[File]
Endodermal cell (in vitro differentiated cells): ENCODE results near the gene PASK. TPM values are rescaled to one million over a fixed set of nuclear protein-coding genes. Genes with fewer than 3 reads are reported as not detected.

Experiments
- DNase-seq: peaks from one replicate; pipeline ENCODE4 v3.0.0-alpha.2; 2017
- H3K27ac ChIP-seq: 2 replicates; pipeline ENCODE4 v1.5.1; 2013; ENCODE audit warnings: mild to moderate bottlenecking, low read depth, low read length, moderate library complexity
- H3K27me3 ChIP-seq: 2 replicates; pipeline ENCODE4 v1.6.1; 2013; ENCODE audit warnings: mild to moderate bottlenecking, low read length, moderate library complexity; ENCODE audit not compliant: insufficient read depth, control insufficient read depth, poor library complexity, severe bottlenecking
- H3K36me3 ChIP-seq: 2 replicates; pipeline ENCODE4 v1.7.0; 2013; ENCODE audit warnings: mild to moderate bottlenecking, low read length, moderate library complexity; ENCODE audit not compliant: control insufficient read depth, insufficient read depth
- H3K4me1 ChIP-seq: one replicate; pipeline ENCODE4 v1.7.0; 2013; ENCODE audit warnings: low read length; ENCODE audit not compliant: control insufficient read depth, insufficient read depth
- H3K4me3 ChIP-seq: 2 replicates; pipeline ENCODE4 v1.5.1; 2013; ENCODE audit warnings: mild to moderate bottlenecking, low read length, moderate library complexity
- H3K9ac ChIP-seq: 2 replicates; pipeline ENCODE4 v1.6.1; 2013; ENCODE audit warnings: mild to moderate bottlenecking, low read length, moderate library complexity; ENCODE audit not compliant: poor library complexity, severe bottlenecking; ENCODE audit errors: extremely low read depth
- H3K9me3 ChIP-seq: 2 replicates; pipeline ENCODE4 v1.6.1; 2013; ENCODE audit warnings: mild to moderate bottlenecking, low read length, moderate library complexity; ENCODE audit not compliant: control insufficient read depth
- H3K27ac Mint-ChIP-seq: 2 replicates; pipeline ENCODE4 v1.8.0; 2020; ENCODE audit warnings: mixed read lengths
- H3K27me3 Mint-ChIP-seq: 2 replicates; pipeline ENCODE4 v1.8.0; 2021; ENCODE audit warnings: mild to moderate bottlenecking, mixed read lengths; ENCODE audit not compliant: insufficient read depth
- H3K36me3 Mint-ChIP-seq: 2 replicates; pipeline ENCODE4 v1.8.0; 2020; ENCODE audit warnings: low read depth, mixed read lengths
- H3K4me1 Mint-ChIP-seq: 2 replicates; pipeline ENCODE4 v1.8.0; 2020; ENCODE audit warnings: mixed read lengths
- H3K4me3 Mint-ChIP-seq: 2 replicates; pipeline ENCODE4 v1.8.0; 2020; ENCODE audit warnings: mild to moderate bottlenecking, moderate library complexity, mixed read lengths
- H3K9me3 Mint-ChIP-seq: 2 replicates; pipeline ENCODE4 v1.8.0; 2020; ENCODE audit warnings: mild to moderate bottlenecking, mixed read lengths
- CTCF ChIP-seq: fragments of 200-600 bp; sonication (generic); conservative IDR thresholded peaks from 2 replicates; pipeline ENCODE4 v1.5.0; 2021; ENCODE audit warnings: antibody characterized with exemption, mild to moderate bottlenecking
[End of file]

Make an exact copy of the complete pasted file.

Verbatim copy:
Endodermal cell (in vitro differentiated cells): ENCODE results near the gene PASK. TPM values are rescaled to one million over a fixed set of nuclear protein-coding genes. Genes with fewer than 3 reads are reported as not detected.

Experiments
- DNase-seq: peaks from one replicate; pipeline ENCODE4 v3.0.0-alpha.2; 2017
- H3K27ac ChIP-seq: 2 replicates; pipeline ENCODE4 v1.5.1; 2013; ENCODE audit warnings: mild to moderate bottlenecking, low read depth, low read length, moderate library complexity
- H3K27me3 ChIP-seq: 2 replicates; pipeline ENCODE4 v1.6.1; 2013; ENCODE audit warnings: mild to moderate bottlenecking, low read length, moderate library complexity; ENCODE audit not compliant: insufficient read depth, control insufficient read depth, poor library complexity, severe bottlenecking
- H3K36me3 ChIP-seq: 2 replicates; pipeline ENCODE4 v1.7.0; 2013; ENCODE audit warnings: mild to moderate bottlenecking, low read length, moderate library complexity; ENCODE audit not compliant: control insufficient read depth, insufficient read depth
- H3K4me1 ChIP-seq: one replicate; pipeline ENCODE4 v1.7.0; 2013; ENCODE audit warnings: low read length; ENCODE audit not compliant: control insufficient read depth, insufficient read depth
- H3K4me3 ChIP-seq: 2 replicates; pipeline ENCODE4 v1.5.1; 2013; ENCODE audit warnings: mild to moderate bottlenecking, low read length, moderate library complexity
- H3K9ac ChIP-seq: 2 replicates; pipeline ENCODE4 v1.6.1; 2013; ENCODE audit warnings: mild to moderate bottlenecking, low read length, moderate library complexity; ENCODE audit not compliant: poor library complexity, severe bottlenecking; ENCODE audit errors: extremely low read depth
- H3K9me3 ChIP-seq: 2 replicates; pipeline ENCODE4 v1.6.1; 2013; ENCODE audit warnings: mild to moderate bottlenecking, low read length, moderate library complexity; ENCODE audit not compliant: control insufficient read depth
- H3K27ac Mint-ChIP-seq: 2 replicates; pipeline ENCODE4 v1.8.0; 2020; ENCODE audit warnings: mixed read lengths
- H3K27me3 Mint-ChIP-seq: 2 replicates; pipeline ENCODE4 v1.8.0; 2021; ENCODE audit warnings: mild to moderate bottlenecking, mixed read lengths; ENCODE audit not compliant: insufficient read depth
- H3K36me3 Mint-ChIP-seq: 2 replicates; pipeline ENCODE4 v1.8.0; 2020; ENCODE audit warnings: low read depth, mixed read lengths
- H3K4me1 Mint-ChIP-seq: 2 replicates; pipeline ENCODE4 v1.8.0; 2020; ENCODE audit warnings: mixed read lengths
- H3K4me3 Mint-ChIP-seq: 2 replicates; pipeline ENCODE4 v1.8.0; 2020; ENCODE audit warnings: mild to moderate bottlenecking, moderate library complexity, mixed read lengths
- H3K9me3 Mint-ChIP-seq: 2 replicates; pipeline ENCODE4 v1.8.0; 2020; ENCODE audit warnings: mild to moderate bottlenecking, mixed read lengths
- CTCF ChIP-seq: fragments of 200-600 bp; sonication (generic); conservative IDR thresholded peaks from 2 replicates; pipeline ENCODE4 v1.5.0; 2021; ENCODE audit warnings: antibody characterized with exemption, mild to moderate bottlenecking